Samuel Mather Hall
| Click on image titles for larger views. || |
Kenyon's first building solely for the study of science, Samuel Mather Hall was completed in 1925. Designed by architect Abram Garfield, a son of U.S. President James A. Garfield, the building was hailed at the time as the most modern facility of its kind in the country. Although designed to harmonize with other Collegiate Gothic buildings on campus, it is in many ways a very modern structure, with a striking rear façade made up almost entirely of windows. On the interior, the single row of supports has allowed the building to be reconfigured several times to keep pace with changing modes of research and teaching in the sciences.
Samuel Mather Hall stands as a lasting testament to the lifelong friendship of two of the Midwest's premier industrialists of the early twentieth century, Samuel Mather and Henry Dalton, partners in the Cleveland firm of Pickands Mather. Funds for the building were provided by Dalton, who insisted that it be named for Mather. Both men were long-time trustees of the College.
Samuel Mather Hall is in fine condition both outside and in, as a result of a thorough renovation of the building completed in 2002. A 1960s building that was appended to the hall's north side was demolished at that time, and the stone and windows on that side were restored to their original appearance.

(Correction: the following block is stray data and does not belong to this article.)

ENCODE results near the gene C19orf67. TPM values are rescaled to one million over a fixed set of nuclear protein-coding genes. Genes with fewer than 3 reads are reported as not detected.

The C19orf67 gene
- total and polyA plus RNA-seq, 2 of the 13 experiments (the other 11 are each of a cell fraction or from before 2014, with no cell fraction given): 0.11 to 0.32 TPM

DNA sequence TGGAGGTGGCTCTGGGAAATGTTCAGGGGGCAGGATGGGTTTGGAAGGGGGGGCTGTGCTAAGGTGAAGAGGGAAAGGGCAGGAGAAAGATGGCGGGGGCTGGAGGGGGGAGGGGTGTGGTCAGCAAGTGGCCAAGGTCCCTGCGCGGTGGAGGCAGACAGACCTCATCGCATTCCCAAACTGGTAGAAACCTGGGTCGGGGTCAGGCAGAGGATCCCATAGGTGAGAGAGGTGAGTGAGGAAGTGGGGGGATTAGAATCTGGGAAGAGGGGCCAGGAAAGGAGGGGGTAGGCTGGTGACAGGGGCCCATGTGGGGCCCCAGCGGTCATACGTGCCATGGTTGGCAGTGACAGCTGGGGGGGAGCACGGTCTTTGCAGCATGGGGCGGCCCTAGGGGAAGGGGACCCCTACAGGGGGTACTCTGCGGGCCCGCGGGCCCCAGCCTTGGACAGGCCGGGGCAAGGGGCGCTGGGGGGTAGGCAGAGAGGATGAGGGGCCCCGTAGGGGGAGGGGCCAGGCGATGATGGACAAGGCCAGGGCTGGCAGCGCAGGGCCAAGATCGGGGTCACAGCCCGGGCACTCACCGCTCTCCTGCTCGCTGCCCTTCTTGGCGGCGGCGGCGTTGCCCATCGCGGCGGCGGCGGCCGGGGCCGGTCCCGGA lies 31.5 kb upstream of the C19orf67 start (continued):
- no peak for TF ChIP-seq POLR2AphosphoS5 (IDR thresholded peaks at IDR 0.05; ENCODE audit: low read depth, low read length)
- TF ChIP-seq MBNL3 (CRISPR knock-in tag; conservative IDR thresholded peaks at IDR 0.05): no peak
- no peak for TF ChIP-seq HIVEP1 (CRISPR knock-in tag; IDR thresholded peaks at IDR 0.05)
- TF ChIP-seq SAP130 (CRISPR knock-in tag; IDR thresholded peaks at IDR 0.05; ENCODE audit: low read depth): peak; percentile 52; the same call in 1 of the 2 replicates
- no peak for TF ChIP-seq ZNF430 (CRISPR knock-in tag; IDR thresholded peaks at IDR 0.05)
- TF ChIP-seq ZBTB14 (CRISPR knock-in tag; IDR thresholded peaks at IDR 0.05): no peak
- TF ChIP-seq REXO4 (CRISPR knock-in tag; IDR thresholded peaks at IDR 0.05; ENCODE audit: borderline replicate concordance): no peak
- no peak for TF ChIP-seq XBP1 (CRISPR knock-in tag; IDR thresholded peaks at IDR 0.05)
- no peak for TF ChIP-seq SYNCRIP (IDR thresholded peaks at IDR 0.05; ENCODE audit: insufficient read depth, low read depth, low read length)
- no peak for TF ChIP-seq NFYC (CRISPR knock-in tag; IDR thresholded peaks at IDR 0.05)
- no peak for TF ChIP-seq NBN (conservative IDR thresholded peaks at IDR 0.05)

Greenslade, Thomas Boardman. Kenyon College: Its Third Half-Century. Gambier, OH: Kenyon College, 1975.
Klauder, Charles Z., and Herbert C. Wise. College Architecture in America and Its Part in the Development of the Campus. New York and London: C. Scribner's Sons, 1929.
Knox College. Memorials in American Colleges. Galesburg, Ill.: Knox College, [1930?].
Siekkinen, George. Kenyon College. National Register of Historic Places designation report. Washington, DC: U.S. Department of the Interior/National Park Service, 1975.
Stamp, Tom. "This Will Do." Kenyon College Alumni Bulletin 22, no. 1 (Spring 2000).